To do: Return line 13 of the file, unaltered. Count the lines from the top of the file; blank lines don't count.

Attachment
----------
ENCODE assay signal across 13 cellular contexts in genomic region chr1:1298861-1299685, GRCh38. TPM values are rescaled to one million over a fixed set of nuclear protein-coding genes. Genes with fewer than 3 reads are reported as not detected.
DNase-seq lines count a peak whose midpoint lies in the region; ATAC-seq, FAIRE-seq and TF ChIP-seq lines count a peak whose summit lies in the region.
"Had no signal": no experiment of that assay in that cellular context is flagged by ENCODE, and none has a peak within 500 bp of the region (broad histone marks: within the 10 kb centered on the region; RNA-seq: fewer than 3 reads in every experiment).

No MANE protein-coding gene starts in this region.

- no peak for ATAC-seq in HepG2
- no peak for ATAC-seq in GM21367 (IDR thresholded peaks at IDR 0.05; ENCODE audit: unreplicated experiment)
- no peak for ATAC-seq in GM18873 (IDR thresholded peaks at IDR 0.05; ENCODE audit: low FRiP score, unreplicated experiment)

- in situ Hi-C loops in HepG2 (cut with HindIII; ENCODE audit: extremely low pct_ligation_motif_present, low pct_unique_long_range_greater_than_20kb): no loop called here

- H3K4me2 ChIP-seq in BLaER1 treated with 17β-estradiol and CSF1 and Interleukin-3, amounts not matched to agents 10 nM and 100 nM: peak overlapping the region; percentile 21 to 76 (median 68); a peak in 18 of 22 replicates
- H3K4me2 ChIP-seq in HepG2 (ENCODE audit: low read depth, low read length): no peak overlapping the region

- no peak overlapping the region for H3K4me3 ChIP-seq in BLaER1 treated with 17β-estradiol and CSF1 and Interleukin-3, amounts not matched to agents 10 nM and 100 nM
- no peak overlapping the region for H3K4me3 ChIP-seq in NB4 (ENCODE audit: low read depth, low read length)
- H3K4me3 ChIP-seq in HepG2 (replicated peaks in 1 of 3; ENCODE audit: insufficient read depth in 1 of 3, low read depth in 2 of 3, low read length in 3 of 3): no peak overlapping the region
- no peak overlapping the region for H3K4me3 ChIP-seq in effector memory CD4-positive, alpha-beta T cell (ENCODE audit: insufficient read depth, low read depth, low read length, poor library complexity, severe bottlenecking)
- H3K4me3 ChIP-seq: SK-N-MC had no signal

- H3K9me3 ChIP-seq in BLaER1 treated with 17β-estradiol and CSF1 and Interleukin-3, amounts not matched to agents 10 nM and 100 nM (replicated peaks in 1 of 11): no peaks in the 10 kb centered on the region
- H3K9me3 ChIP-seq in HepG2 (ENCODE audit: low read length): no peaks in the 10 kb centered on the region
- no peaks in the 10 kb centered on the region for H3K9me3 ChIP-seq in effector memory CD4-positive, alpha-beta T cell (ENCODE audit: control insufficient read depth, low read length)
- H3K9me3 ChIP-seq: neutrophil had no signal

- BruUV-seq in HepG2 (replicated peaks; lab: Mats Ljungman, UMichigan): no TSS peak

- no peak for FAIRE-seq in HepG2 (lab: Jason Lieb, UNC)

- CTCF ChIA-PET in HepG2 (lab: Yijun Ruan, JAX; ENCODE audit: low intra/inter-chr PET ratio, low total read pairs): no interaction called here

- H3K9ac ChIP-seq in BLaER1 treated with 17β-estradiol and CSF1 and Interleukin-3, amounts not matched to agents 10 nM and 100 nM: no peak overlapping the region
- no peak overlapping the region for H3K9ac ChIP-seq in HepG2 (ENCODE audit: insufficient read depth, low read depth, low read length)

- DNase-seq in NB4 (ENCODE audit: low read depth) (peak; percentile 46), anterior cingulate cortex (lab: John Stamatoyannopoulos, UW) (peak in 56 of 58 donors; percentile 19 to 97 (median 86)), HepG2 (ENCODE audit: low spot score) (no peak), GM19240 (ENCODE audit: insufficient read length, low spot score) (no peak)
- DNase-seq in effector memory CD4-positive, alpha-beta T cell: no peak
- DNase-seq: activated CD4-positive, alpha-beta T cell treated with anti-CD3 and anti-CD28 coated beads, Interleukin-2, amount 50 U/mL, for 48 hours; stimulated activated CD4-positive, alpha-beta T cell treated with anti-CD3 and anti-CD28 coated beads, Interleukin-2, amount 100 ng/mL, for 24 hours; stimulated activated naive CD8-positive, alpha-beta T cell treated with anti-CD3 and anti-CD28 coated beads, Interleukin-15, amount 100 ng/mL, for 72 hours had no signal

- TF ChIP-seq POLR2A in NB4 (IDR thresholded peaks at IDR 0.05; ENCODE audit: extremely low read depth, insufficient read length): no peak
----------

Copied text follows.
- H3K4me3 ChIP-seq in HepG2 (replicated peaks in 1 of 3; ENCODE audit: insufficient read depth in 1 of 3, low read depth in 2 of 3, low read length in 3 of 3): no peak overlapping the region